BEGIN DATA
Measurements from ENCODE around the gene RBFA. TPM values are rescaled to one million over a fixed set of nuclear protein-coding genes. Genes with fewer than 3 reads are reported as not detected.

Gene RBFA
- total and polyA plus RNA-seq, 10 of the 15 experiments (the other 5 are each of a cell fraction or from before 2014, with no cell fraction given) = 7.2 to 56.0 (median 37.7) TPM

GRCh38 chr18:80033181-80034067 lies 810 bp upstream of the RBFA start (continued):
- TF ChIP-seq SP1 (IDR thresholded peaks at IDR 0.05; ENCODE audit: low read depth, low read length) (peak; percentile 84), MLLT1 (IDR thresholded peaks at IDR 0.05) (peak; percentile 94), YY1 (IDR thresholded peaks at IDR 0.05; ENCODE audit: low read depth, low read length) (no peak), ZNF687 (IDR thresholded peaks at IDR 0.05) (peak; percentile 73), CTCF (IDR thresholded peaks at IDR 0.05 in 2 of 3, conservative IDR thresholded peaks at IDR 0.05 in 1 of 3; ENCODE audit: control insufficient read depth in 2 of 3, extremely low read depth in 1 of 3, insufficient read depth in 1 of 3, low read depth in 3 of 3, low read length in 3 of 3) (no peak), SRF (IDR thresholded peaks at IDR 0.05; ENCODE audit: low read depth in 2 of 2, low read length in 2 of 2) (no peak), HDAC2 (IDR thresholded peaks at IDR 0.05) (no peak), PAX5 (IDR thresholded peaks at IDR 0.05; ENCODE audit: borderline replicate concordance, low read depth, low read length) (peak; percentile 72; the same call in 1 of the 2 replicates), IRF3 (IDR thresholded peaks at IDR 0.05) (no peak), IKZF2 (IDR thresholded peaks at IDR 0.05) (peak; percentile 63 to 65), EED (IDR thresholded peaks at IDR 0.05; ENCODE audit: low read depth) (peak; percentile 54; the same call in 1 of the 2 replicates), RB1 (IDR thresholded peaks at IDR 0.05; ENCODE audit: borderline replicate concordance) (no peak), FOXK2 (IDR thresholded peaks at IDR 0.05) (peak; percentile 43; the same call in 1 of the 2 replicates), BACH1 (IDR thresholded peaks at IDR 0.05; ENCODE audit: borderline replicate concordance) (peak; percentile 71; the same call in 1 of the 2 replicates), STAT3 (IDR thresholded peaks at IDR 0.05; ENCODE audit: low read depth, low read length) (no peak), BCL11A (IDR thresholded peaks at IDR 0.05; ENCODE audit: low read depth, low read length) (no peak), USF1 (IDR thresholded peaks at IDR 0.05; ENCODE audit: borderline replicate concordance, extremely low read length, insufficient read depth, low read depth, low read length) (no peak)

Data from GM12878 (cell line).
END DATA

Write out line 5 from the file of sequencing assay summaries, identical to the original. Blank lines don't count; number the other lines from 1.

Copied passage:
- TF ChIP-seq SP1 (IDR thresholded peaks at IDR 0.05; ENCODE audit: low read depth, low read length) (peak; percentile 84), MLLT1 (IDR thresholded peaks at IDR 0.05) (peak; percentile 94), YY1 (IDR thresholded peaks at IDR 0.05; ENCODE audit: low read depth, low read length) (no peak), ZNF687 (IDR thresholded peaks at IDR 0.05) (peak; percentile 73), CTCF (IDR thresholded peaks at IDR 0.05 in 2 of 3, conservative IDR thresholded peaks at IDR 0.05 in 1 of 3; ENCODE audit: control insufficient read depth in 2 of 3, extremely low read depth in 1 of 3, insufficient read depth in 1 of 3, low read depth in 3 of 3, low read length in 3 of 3) (no peak), SRF (IDR thresholded peaks at IDR 0.05; ENCODE audit: low read depth in 2 of 2, low read length in 2 of 2) (no peak), HDAC2 (IDR thresholded peaks at IDR 0.05) (no peak), PAX5 (IDR thresholded peaks at IDR 0.05; ENCODE audit: borderline replicate concordance, low read depth, low read length) (peak; percentile 72; the same call in 1 of the 2 replicates), IRF3 (IDR thresholded peaks at IDR 0.05) (no peak), IKZF2 (IDR thresholded peaks at IDR 0.05) (peak; percentile 63 to 65), EED (IDR thresholded peaks at IDR 0.05; ENCODE audit: low read depth) (peak; percentile 54; the same call in 1 of the 2 replicates), RB1 (IDR thresholded peaks at IDR 0.05; ENCODE audit: borderline replicate concordance) (no peak), FOXK2 (IDR thresholded peaks at IDR 0.05) (peak; percentile 43; the same call in 1 of the 2 replicates), BACH1 (IDR thresholded peaks at IDR 0.05; ENCODE audit: borderline replicate concordance) (peak; percentile 71; the same call in 1 of the 2 replicates), STAT3 (IDR thresholded peaks at IDR 0.05; ENCODE audit: low read depth, low read length) (no peak), BCL11A (IDR thresholded peaks at IDR 0.05; ENCODE audit: low read depth, low read length) (no peak), USF1 (IDR thresholded peaks at IDR 0.05; ENCODE audit: borderline replicate concordance, extremely low read length, insufficient read depth, low read depth, low read length) (no peak)